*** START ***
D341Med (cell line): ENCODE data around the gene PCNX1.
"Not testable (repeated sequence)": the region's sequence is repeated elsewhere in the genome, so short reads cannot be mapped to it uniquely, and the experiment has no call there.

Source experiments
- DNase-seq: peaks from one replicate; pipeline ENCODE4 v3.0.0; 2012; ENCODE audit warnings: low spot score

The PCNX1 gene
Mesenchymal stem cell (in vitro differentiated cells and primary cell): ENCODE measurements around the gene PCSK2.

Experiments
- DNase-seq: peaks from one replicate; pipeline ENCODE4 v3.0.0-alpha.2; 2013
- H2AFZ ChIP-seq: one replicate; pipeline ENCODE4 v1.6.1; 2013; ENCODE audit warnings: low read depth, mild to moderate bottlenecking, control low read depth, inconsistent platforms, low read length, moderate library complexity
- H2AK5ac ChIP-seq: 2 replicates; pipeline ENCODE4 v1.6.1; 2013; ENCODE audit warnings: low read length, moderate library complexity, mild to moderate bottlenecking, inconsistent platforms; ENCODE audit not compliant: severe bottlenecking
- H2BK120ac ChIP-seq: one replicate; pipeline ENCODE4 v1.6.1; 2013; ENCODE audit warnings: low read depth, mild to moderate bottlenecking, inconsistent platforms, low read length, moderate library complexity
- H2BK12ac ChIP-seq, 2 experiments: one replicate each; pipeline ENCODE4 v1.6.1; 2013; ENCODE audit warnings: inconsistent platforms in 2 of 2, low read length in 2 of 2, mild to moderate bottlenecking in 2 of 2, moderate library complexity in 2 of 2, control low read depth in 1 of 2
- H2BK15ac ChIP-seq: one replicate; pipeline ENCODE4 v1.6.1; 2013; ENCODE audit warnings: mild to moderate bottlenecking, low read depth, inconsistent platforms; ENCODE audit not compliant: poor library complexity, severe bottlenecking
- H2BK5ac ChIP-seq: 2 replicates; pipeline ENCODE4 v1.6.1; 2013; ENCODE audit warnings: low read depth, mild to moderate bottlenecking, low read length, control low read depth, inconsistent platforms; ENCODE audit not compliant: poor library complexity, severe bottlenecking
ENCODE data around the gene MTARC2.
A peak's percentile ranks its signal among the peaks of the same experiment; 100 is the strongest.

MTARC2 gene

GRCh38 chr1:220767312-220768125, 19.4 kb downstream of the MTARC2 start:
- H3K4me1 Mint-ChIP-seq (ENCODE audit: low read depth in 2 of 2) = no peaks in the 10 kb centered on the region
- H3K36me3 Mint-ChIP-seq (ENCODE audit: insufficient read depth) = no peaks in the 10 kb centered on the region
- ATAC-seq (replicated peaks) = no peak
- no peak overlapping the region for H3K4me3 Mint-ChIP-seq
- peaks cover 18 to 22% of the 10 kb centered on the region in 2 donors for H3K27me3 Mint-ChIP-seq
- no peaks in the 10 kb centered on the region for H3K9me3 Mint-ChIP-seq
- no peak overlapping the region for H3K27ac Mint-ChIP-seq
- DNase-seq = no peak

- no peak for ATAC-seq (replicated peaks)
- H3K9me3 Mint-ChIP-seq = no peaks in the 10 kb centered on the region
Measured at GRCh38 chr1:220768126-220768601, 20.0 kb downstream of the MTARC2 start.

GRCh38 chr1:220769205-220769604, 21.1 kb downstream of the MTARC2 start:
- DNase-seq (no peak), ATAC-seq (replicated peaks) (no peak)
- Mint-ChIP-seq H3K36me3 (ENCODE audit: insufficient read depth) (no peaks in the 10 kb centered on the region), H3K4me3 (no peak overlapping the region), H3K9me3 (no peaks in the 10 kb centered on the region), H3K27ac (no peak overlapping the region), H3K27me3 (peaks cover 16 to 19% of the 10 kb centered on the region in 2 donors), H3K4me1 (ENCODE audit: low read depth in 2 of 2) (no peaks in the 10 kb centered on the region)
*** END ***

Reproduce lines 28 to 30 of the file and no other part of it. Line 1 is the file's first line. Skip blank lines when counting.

- H3K9me3 Mint-ChIP-seq = no peaks in the 10 kb centered on the region
Measured at GRCh38 chr1:220768126-220768601, 20.0 kb downstream of the MTARC2 start.

GRCh38 chr1:220769205-220769604, 21.1 kb downstream of the MTARC2 start: